Guest Blogger: Carmen Ferreiro-Esteban
Sometimes the inspiration for a story comes from an event in the writer’s past.
That was the case for my young adult fantasy TWO MOON PRINCESS. Andrea’s journey from her medieval kingdom to modern day California and back parallels my own between Spain and the States, even though Andrea travelled through an arch in the beach and I, by plane.
A journey, an emotional one this time, is at the core of my second novel THE KING IN THE STONE. A journey through love and loss as devastating for my protagonist in an eighth century Spanish village as it was, in real life, for me.
In both cases, the outline of the story was in my mind before I wrote it. My latest book, IMMORTAL LOVE, on the other hand, evolved in a totally different way.
Back in the fall of 2010, I had just finished my third YA fantasy and was querying agents to represent it. At the same time, with the excuse of doing research, I was reading many YA novels. As you may remember, vampires, demons and fairies, were big those days in the YA world —no complaint here for I love the genre— but after a while all these stories started to blend in my mind: the good guys were always young and beautiful, the bad ones, old and ugly. Not being either young or beautiful myself, this started to bother me.
So, I decided to write a book where an older woman, a single mother of two teens as I was at the time, is the one in charge of saving the world, and because my favorite paranormal story of all times is BUFFY, THE VAMPIRE SLAYER, the bad guys became vampires.
I posted the story at first in weekly installments in my blog Dare to Read as Charles Dickens and Sir Arthur Conan Doyle did in the magazines that were so popular in their time.
But no sooner had I started writing that my unconscious wish to find an agent became my protagonist’s and my vampire antagonist morphed into the perfect agent. A perfect agent who could be no other than Becquer, the most romantic of the Spanish poets whose poems of unrequited love I, and every other teen in my class, had memorized the first time a clueless boy broke our hearts.
Becquer was the perfect agent because during his life he tried and failed to be recognized as a writer, and had to work odd jobs to make a living. Who better than him to understand my struggles to get published? Besides he was handsome and had but a short life. A fact, this last one, that I decided to change by making him an immortal in my story.
As I wrote, Becquer’s personality I had gathered by reading his letters and his stories took over my character and make him act in ways that were his own. His interaction with my alter ego, Carla, became an intimate dance between them of which I was only an observer for, in the magical way every author will recognize, my two protagonists had become alive and were telling me their story.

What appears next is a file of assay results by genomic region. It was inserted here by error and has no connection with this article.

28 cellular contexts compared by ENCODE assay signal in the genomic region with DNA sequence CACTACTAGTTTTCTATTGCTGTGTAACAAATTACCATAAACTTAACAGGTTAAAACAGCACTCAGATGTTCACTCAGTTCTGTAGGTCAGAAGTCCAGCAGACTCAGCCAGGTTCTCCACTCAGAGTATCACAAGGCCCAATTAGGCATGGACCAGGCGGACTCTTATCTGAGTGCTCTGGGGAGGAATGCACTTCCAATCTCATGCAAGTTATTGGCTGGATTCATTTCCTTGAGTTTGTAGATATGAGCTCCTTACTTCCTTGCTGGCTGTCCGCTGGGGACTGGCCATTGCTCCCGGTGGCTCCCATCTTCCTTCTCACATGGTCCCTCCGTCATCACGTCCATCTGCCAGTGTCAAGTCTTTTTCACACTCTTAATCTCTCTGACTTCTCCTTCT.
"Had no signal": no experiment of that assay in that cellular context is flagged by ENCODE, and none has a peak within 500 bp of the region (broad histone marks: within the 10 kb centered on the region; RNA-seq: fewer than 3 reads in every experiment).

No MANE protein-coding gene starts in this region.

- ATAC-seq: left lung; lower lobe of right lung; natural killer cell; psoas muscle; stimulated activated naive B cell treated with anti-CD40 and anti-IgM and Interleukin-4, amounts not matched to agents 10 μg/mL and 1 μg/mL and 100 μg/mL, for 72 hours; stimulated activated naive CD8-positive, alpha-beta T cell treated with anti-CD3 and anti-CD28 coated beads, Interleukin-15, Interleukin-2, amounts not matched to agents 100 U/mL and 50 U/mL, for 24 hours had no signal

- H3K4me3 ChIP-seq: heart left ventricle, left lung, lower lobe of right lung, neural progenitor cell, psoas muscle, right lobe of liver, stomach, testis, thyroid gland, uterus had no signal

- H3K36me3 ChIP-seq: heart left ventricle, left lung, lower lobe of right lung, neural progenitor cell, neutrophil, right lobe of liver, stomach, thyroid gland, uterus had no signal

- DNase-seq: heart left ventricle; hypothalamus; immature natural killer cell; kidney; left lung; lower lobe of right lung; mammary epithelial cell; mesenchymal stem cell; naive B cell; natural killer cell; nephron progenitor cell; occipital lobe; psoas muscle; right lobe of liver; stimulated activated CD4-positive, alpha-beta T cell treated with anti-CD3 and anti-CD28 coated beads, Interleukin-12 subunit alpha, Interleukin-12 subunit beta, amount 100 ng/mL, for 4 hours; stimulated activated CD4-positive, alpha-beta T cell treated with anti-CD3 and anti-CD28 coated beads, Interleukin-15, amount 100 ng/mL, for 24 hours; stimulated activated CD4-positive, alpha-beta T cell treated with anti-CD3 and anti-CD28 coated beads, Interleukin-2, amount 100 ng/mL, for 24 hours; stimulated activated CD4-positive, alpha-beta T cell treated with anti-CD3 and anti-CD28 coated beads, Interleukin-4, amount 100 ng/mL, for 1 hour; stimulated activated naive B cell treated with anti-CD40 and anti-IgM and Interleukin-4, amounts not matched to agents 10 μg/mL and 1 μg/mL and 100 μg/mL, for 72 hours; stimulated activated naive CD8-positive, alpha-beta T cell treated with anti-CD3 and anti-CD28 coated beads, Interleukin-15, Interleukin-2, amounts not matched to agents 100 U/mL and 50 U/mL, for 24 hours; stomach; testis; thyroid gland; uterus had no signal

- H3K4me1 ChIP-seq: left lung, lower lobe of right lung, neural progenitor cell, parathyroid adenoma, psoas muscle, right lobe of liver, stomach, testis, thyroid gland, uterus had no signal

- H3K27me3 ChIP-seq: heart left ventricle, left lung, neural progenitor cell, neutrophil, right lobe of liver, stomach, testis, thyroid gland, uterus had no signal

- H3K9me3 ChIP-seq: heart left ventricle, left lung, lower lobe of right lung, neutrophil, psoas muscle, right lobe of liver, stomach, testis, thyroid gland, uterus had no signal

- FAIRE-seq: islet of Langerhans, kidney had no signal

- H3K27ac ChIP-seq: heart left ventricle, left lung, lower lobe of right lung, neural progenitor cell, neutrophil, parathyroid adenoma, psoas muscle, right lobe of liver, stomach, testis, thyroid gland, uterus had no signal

To keep this paranormal story believable for my readers, I chose real settings like the ones represented in these pictures taken in Bucks County, PA where I live.
But even in beautiful places, evil lures and Carla and Becquer must fight both internal and external demons before making the ultimate decision that will seal or break their relationship.
As you can see by my examples, personal experience and real places are always an integral part of my stories.
What about yours? Where do your stories come from?
Carmen Ferreiro-Esteban is the author of the young adult fantasy TWO MOON PRINCESS (Tanglewood Press) and the paranormal romance IMMORTAL LOVE (Crimson Romance). The amazing Ginger Knowlton at Curtis Brown represents her YA novels.
Originally from Spain, she lives in Bucks County, PA, where she works as a freelance writer, editor and translator. Visit her for more information at www.WriteEditPublish.com.
Lovely post and your book, Immortal Love, sounds great. I can’t wait to read it. I’m a big fan of Buffy the Vampire too and draw some of my fight scenes and angst from that great show. My stories come from my love of Japanese Animations too. I like the ones with people who might not be all human or they have special powers. I find those characters to be most interesting as they try to fit into a “normal” world. Thank you for sharing!
Thank you Ashlyn.
I agree not human characters are the ones that make us question what it means to be human and are the most interesting to write.
It is always fascinating to read how inspiration evolves in the mind of an author, Carmen. Your novel’s protagonist is so different and beguiling! I can’t wait to read Immortal Love.
I love how your fantasy agent crept into your fiction. That’s quite hilarious! It’s always fascinating to hear where ideas come from. My inspiration for my latest YA, Fireseed One, a futuristic thriller, came from drawings I did a good twenty years ago, of a future world. I am also an illustrator, and I have nine interior spots in Fireseed One. They are reminiscent of those old drawings, but with new twists.
Catherine Stine’s Idea City
Thank you, Catherine.
It must be cool to draw your own settings. I am useless with the pencil, so I take pictures.
Settings are huge for me, Carmen. Your’s is gorgeous!
Thank you R.T.
Thanks for guest blogging on my site Carmen – it’s amazing how writers and other artists find inspiration everywhere (a ph0to, a past event, an overheard snippet of dialogue, a glance across a room, etc.) as long as we’re open to it. I always find it interesting to hear what inspires others.
Thanks to you Janice for having me here.